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  • jibiko
    replied
    Originally posted by Temujin View Post
    ...Sure have predetermined ideas of what you expect out of each trade, and your acceptable risk levels, but a "bot" (or in this case a robotic trading style), will never be as efficient as an astute trader...
    true.

    But a "bot" (or in this case a robotic trading style) can still make you money longterm
    and that's the target.

    You don't have to be perfect (or have the perfect bot or robotic style) in order to make money.
    You (or your bot, or your robotic trading style) just have to be good enough to make more than you lose.

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  • Ted
    replied
    If we bail out early, we have smaller profit/loss situation, which is far easier to handle, than jagged big wins/losses.

    Red/Green out early, but use bigger stake. If ie lay 2.5 gls & there's a early goal, take the hit, then

    play on with 3.5 gls. If our original thinking is right, we still win.

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  • Guest's Avatar
    Guest replied
    Originally posted by J.S. View Post
    You make some great points here. I often think having the P&L column on the ladder has its psychological hindrance when attempting to give the market a true assessment. It seems ideally the profit or loss figure should be seen as merely a byproduct in how effective we are in making decisions under threatening conditions. Seeing the red figure multiply is just going to add pressure and force a rash decision at a time when essentially the opposite behaviour is what's required to be effective.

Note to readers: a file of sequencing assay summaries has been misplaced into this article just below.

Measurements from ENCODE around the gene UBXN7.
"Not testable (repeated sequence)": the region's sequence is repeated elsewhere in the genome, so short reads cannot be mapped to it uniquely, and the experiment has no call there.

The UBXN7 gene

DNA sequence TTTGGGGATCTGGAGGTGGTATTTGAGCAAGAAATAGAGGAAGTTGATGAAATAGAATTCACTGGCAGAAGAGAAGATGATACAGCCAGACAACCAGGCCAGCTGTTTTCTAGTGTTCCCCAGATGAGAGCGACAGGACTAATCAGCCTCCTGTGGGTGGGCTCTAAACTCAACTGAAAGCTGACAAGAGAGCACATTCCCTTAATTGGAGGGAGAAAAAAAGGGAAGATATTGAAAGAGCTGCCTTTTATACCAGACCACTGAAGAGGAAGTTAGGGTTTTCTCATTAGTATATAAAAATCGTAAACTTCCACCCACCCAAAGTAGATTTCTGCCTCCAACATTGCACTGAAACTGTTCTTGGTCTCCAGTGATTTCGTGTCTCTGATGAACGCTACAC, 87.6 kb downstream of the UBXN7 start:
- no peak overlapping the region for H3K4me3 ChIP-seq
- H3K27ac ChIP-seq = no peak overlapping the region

That's what is nice about The Toy. I just hide the markets behind another site and totally ignore the fact that if I traded out after 15 minutes that I would normally lose about 15% of my stake. As the game progresses, I make up my mind if it is worth my while backing again at the higher price which is then available, i.e. chasing the bet. This tactic tends to pay off when the bigger teams play the smaller ones and it's 0 - 0 approaching half time.
    This very similar to Mr Taxbreak's wheeze of laying Under 1.5 goals in games where the halftime score is 0 - 0. I think he looks for lay prices of around about 1.65 and trades out if no goal approaching the 60 minute mark. ( This is not a precise description but near enough to give the sense of it ).

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  • J.S.
    replied
    You make some great points here. I often think having the P&L column on the ladder has its psychological hindrance when attempting to give the market a true assessment. It seems ideally the profit or loss figure should be seen as merely a byproduct in how effective we are in making decisions under threatening conditions. Seeing the red figure multiply is just going to add pressure and force a rash decision at a time when essentially the opposite behaviour is what's required to be effective.